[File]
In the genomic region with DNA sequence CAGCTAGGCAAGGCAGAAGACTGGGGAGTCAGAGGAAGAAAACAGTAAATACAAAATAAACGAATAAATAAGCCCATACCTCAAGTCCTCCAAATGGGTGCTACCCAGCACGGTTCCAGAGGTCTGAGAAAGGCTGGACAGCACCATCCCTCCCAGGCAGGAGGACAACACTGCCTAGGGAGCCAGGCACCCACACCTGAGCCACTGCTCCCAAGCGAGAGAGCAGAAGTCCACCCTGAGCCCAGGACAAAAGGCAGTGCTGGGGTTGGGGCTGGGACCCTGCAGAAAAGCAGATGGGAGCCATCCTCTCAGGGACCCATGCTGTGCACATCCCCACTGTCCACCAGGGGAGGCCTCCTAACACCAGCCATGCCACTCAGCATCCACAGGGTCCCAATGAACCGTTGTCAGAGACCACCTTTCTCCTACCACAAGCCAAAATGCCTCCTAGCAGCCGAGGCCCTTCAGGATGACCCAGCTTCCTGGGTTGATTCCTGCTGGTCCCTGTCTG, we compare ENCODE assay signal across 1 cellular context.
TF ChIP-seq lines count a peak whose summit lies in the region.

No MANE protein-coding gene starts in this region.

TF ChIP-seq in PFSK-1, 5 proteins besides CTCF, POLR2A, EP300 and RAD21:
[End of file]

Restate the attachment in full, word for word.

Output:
In the genomic region with DNA sequence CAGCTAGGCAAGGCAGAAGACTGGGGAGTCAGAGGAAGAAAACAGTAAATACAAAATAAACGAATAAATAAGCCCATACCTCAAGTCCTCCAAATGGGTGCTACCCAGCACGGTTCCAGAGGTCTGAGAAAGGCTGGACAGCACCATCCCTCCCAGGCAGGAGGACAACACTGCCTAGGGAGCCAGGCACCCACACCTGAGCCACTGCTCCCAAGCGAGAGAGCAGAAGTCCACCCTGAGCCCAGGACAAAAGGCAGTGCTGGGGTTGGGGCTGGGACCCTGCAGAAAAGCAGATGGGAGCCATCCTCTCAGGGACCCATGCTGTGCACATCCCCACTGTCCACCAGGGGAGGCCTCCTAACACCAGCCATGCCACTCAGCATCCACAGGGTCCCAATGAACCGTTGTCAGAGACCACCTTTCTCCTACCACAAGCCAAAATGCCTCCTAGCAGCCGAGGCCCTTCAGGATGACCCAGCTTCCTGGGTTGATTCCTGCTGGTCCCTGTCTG, we compare ENCODE assay signal across 1 cellular context.
TF ChIP-seq lines count a peak whose summit lies in the region.

No MANE protein-coding gene starts in this region.

TF ChIP-seq in PFSK-1, 5 proteins besides CTCF, POLR2A, EP300 and RAD21: